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‘Secondhand Harms’ from Marijuana? Study Says they Exist

Researchers from PHI’s Alcohol Research Group say their findings from a new study demonstrate significant harms to others can be caused by one’s marijuana use, and they say states should use this and future similar data to shape policies regarding cannabis sales and use.

  • New Jersey 101.5
a man's hands holding a marijuana joint

Findings from a new study from PHI’s Alcohol Research Group (ARG) demonstrate significant harms to others can be caused by one’s marijuana use. The ARG researchers say states should use this and future similar data to shape policies regarding cannabis sales and use.

In the study published in the Journal of Psychoactive Drugs, 8.4% of respondents report “experiencing harm” because of someone else’s marijuana use.

William Kerr
The most common kind of harm was being harassed or bothered. Family problems was the second-most common domain, followed by financial troubles. Marijuana's not a completely harmless substance, and like alcohol, we need to pay attention to how it's regulated and sold. This study demonstrates significant risks of harms to others from marijuana use and the need for further studies to better understand and quantify these impacts.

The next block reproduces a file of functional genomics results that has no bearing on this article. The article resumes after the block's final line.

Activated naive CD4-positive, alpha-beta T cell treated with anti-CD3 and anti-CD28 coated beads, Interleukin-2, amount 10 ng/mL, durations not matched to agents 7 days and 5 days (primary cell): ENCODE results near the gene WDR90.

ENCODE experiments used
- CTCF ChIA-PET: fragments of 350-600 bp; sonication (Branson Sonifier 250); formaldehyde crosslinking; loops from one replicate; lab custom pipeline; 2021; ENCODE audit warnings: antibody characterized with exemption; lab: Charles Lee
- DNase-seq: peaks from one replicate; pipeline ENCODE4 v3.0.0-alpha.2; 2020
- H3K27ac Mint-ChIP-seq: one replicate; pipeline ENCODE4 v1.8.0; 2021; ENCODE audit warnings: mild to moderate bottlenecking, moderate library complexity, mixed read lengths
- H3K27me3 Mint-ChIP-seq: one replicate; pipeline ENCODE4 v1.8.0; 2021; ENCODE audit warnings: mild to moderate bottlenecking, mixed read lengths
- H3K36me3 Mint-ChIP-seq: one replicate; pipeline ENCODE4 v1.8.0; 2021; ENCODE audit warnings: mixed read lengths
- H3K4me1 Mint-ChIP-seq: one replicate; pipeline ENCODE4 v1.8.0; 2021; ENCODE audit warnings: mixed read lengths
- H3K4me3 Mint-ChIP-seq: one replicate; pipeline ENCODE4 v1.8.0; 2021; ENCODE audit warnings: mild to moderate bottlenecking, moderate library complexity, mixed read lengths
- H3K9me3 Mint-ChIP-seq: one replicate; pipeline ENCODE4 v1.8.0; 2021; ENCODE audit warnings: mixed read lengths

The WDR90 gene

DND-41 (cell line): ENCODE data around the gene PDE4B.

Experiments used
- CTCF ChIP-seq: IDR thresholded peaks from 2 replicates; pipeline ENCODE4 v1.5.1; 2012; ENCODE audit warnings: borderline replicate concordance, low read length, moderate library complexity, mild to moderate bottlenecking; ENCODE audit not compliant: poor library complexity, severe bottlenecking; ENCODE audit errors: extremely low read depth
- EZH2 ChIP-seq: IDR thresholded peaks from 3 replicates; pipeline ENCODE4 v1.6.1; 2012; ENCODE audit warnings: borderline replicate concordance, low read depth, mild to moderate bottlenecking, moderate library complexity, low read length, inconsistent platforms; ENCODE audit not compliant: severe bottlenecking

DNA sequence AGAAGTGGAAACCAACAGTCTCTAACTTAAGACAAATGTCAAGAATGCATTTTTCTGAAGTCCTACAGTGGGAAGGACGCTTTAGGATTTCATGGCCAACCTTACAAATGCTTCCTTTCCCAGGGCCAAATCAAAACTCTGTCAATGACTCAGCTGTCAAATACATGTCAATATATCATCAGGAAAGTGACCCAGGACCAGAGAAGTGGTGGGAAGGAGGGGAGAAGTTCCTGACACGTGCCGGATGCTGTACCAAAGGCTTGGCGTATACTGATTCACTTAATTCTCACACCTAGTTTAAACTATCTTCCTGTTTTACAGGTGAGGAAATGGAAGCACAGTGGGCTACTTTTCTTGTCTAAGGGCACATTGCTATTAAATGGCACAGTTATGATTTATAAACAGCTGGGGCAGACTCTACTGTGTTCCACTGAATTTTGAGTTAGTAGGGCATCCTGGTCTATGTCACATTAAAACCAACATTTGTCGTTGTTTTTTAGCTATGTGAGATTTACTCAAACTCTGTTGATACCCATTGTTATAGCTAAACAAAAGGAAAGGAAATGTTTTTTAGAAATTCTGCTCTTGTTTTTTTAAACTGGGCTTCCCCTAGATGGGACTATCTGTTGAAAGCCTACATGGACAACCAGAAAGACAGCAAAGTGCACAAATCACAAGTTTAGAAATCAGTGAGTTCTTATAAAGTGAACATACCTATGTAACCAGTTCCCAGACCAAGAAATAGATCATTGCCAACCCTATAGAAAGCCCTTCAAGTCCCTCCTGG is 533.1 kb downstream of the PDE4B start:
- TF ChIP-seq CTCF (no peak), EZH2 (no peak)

Dr. William Kerr, Alcohol Research Group

The authors consider the 8.4% as “substantial,” but they note that alcohol-related secondhand harms are at least three times more likely to be reported than secondhand harms from marijuana.

Read the press release and see more about the study here.

Click below to read the full story from New Jersey 101.5.

Originally published by New Jersey 101.5


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